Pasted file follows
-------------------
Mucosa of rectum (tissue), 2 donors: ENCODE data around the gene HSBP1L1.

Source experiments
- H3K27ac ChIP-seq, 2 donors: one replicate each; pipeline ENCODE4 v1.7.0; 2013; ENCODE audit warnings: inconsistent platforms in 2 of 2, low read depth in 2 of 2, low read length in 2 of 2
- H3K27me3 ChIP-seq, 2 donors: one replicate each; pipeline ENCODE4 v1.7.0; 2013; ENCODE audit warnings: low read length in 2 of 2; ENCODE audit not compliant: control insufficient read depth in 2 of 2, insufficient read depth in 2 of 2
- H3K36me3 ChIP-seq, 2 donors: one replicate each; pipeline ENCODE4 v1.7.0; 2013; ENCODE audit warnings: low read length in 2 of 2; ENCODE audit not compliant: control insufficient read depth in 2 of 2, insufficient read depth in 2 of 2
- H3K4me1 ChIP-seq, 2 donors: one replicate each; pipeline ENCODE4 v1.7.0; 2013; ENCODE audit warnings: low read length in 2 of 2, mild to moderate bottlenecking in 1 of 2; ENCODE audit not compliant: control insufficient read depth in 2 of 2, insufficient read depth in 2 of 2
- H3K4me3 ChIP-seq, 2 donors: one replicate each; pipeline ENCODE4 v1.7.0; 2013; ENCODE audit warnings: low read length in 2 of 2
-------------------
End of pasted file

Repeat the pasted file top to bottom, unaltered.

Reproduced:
Mucosa of rectum (tissue), 2 donors: ENCODE data around the gene HSBP1L1.

Source experiments
- H3K27ac ChIP-seq, 2 donors: one replicate each; pipeline ENCODE4 v1.7.0; 2013; ENCODE audit warnings: inconsistent platforms in 2 of 2, low read depth in 2 of 2, low read length in 2 of 2
- H3K27me3 ChIP-seq, 2 donors: one replicate each; pipeline ENCODE4 v1.7.0; 2013; ENCODE audit warnings: low read length in 2 of 2; ENCODE audit not compliant: control insufficient read depth in 2 of 2, insufficient read depth in 2 of 2
- H3K36me3 ChIP-seq, 2 donors: one replicate each; pipeline ENCODE4 v1.7.0; 2013; ENCODE audit warnings: low read length in 2 of 2; ENCODE audit not compliant: control insufficient read depth in 2 of 2, insufficient read depth in 2 of 2
- H3K4me1 ChIP-seq, 2 donors: one replicate each; pipeline ENCODE4 v1.7.0; 2013; ENCODE audit warnings: low read length in 2 of 2, mild to moderate bottlenecking in 1 of 2; ENCODE audit not compliant: control insufficient read depth in 2 of 2, insufficient read depth in 2 of 2
- H3K4me3 ChIP-seq, 2 donors: one replicate each; pipeline ENCODE4 v1.7.0; 2013; ENCODE audit warnings: low read length in 2 of 2